Lending market tilting in favour of first-timers
IS THE big chill which has frozen first-time buyers out of the housing market finally beginning to thaw? The answer is a hopeful "yes", following the move by Nationwide, Britain's biggest building society, to cut its 90 per cent fixed rates.
The two-year fixed rates fall 0.7 per cent to start at 4.49 per cent; three-year fixed rates fell 0.6 per cent to start at 4.69 per cent; and five-year fixes fell by 0.5 per cent, with rates starting from 4.99 per cent.
However, leading brokers reckon that first-time buyers could get even better deals early in 2013.
Ray Boulger, senior technical manager at mortgage broker John Charcol, says: "We are certainly seeing more competition on rates at the high LTV end of the e market.
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"It may be that lenders who have been targeting cheapest rates at buyers able to accept LTV limits around 60 per cent are facing a saturated market at that level. So they may need to find another sector to keep business rolling in."
Andrew Hagger, an independent personal finance analyst at Moneycomms.co.uk, says: "The mortgage situation is now probably the best it has been for first-time buyers in three or four years.
"For most mortgage deals, buyers will still require a minimum 10 per cent deposit.
"If you have to go to 95 per cent, a deal from Newcastle Building Society – a five-year fix at 5.99 per cent plus £690 in fees – shows how steeply the price of money can rise for buyers who need that extra help."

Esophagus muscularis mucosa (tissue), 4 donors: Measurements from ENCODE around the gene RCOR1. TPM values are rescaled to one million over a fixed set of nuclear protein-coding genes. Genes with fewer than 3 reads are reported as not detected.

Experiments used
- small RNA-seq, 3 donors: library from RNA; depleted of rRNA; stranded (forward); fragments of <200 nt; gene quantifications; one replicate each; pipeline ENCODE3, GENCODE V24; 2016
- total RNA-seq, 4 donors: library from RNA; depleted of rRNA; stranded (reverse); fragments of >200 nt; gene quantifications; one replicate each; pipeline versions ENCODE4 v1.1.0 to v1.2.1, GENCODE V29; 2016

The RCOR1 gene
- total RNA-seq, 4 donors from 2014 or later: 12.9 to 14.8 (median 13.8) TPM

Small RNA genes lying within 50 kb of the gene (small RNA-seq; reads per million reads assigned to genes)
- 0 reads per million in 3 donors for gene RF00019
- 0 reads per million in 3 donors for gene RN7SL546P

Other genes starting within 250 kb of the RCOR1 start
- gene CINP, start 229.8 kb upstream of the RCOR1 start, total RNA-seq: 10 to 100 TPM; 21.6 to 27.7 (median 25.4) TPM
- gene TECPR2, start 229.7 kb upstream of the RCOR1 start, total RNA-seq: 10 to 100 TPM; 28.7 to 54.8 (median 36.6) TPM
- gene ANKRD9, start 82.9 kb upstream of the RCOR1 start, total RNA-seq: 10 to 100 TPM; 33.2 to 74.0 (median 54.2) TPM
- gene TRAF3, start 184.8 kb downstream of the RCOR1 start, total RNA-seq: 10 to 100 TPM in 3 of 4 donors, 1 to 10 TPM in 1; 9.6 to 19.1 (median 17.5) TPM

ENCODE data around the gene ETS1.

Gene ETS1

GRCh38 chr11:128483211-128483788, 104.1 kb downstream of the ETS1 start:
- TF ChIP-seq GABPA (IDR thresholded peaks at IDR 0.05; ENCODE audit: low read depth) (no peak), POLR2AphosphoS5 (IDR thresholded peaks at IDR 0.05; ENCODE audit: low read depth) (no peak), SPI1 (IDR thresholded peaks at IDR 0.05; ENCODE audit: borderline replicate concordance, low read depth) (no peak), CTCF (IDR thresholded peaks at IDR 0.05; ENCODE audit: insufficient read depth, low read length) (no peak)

Hagger thinks The Co-operative Bank rates are "still head and shoulders above the competition".
For borrowers with a 10 per cent deposit, The Co-operative Bank has a two-year fixed at 3.99 per cent, with no fee. For borrowers able to accept an 85 per cent LTV, the three-year fix costs 3.79 per cent, with £999 fee.
On two-year fixes for first-time buyers who need a 90 per cent LTV, Hagger reckons the next best buy is from Newcastle Building Society at 5.99 per cent, with no fee.
On three-year fixes, The Co-operative Bank's deal at 3.79 per cent compares well against Nottingham Building Society (4.79 per cent and no fee to 90 per cent LTV) and First Direct (4.89 per cent and no fee to 90 per cent LTV).
Another leading building society, the Chelsea, a subsidiary of Yorkshire Building Society, has a range of options to help first-time buyers, including a range of two-year fixes from 75 per cent to 90 per cent LTV, with rates from 2.99 to 4.24 per cent.
However, these mortgages stand apart from the pack because they include one per cent cash back.
Hagger says buyers should wait until the new year before they commit themselves. "Don't rush in," he says, "the market is quite competitive and this will carry on into the first quarter of 2013. Many lenders have yet to show any appetite for low-deposit lending."